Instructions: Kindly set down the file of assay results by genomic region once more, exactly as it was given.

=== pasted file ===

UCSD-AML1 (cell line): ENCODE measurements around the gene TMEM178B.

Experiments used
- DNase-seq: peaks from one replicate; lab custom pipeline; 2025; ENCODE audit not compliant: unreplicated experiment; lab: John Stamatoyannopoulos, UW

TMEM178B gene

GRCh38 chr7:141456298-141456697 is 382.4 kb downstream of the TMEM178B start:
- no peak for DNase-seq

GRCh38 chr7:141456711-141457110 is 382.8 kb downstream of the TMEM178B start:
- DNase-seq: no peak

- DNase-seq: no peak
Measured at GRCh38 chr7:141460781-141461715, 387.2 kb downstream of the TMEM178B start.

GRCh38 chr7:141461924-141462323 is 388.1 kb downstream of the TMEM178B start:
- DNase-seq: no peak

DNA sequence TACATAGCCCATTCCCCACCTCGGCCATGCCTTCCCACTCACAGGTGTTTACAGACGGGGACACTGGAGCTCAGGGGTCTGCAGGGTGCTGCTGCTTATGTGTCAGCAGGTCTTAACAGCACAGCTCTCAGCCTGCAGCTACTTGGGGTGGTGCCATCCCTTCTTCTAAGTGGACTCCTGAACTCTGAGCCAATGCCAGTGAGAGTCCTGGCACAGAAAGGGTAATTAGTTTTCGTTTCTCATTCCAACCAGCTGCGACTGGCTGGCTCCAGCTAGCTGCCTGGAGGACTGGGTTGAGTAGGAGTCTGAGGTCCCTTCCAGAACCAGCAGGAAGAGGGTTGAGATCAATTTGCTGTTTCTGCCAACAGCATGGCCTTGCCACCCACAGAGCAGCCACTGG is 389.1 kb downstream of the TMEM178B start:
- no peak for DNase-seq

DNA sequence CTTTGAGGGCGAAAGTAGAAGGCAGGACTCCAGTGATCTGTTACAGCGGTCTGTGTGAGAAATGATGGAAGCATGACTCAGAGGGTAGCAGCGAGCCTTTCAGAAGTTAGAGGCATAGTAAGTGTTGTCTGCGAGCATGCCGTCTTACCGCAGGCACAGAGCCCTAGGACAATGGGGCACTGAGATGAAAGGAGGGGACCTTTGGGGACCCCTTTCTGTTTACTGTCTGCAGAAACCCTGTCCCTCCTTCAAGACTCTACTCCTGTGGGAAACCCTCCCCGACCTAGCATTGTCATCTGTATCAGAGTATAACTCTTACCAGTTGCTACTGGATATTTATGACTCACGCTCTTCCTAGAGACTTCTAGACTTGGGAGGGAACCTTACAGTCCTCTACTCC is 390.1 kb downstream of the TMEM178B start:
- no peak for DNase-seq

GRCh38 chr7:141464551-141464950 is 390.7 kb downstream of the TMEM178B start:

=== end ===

UCSD-AML1 (cell line): ENCODE measurements around the gene TMEM178B.

Experiments used
- DNase-seq: peaks from one replicate; lab custom pipeline; 2025; ENCODE audit not compliant: unreplicated experiment; lab: John Stamatoyannopoulos, UW

TMEM178B gene

GRCh38 chr7:141456298-141456697 is 382.4 kb downstream of the TMEM178B start:
- no peak for DNase-seq

GRCh38 chr7:141456711-141457110 is 382.8 kb downstream of the TMEM178B start:
- DNase-seq: no peak

- DNase-seq: no peak
Measured at GRCh38 chr7:141460781-141461715, 387.2 kb downstream of the TMEM178B start.

GRCh38 chr7:141461924-141462323 is 388.1 kb downstream of the TMEM178B start:
- DNase-seq: no peak

DNA sequence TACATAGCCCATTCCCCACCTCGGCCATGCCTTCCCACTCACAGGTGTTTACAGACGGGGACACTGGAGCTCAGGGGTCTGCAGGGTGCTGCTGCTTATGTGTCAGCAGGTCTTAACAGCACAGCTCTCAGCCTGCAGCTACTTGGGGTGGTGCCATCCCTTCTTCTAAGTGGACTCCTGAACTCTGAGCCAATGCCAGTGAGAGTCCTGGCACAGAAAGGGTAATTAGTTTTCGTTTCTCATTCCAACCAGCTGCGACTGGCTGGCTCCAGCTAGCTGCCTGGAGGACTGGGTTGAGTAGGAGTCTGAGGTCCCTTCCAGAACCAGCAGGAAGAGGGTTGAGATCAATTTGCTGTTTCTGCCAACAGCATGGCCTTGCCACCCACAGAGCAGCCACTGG is 389.1 kb downstream of the TMEM178B start:
- no peak for DNase-seq

DNA sequence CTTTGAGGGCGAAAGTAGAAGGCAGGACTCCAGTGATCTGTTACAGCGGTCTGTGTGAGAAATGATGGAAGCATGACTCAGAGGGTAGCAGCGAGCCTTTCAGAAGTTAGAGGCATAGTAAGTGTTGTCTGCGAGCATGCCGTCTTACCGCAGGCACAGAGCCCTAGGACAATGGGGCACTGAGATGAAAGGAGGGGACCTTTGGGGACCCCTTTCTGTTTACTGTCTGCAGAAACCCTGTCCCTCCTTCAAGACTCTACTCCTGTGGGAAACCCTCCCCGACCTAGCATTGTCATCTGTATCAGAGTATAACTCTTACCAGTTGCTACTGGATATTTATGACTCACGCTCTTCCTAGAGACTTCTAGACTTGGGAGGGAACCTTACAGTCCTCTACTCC is 390.1 kb downstream of the TMEM178B start:
- no peak for DNase-seq

GRCh38 chr7:141464551-141464950 is 390.7 kb downstream of the TMEM178B start: